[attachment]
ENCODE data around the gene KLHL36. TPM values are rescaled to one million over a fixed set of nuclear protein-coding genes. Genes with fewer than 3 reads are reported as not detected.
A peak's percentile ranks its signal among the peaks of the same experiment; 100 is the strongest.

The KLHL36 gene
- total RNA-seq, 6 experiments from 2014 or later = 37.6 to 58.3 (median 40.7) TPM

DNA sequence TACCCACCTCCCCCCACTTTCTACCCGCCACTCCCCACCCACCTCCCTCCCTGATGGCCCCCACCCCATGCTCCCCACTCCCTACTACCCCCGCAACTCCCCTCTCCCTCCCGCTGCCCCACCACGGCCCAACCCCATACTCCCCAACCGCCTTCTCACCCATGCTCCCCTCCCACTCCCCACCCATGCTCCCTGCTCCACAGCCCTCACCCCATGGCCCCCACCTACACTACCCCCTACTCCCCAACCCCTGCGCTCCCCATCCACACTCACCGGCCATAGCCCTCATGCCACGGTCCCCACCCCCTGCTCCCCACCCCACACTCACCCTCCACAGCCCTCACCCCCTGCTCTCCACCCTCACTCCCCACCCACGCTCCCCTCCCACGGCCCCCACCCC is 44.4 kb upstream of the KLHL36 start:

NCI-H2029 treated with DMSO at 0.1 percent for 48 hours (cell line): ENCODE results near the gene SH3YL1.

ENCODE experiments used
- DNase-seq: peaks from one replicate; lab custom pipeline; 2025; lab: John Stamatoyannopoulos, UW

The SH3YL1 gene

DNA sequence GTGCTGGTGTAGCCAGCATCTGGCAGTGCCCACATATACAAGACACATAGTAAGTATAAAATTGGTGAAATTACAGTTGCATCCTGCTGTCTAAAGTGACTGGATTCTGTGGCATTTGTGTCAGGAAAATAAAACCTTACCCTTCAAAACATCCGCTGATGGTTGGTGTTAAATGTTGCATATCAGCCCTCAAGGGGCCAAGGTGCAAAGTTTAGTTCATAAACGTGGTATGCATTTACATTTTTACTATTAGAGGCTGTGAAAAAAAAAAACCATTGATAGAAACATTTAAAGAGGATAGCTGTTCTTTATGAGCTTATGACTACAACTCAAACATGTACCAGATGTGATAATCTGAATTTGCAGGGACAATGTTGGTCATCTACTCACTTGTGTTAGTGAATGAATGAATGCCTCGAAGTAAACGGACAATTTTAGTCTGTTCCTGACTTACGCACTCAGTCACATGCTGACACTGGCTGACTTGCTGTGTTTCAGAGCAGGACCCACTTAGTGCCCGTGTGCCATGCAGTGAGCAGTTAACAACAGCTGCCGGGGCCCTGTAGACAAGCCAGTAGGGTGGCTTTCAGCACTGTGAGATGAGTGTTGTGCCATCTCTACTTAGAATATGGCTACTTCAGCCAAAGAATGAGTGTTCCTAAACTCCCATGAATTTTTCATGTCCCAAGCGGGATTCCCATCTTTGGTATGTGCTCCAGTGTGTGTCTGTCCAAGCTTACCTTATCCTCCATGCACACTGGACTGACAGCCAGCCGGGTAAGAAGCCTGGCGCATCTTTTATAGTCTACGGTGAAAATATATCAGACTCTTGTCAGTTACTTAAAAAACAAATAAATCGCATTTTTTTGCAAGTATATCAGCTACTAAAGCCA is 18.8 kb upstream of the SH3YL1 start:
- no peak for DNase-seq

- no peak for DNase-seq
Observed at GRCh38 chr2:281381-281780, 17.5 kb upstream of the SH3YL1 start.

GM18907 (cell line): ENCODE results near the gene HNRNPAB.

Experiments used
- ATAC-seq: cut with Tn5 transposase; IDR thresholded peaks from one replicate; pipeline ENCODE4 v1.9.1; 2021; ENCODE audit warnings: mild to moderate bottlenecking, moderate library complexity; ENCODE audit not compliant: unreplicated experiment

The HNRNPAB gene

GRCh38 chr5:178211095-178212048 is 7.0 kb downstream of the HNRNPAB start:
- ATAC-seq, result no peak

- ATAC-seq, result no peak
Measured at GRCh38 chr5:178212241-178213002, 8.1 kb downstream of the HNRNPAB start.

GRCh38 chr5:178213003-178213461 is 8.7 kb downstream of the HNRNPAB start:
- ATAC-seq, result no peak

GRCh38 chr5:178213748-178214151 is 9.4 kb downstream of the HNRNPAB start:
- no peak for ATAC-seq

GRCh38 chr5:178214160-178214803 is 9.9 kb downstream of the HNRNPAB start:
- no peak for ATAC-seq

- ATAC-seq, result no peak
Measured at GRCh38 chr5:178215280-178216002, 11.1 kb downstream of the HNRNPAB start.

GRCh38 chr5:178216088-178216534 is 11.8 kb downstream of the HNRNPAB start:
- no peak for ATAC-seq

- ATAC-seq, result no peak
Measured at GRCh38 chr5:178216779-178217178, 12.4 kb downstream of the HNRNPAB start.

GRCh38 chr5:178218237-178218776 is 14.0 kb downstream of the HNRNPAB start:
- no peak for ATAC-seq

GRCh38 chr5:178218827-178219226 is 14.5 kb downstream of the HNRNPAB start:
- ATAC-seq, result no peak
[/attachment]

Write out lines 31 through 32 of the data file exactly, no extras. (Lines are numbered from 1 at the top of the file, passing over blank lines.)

- no peak for ATAC-seq

- ATAC-seq, result no peak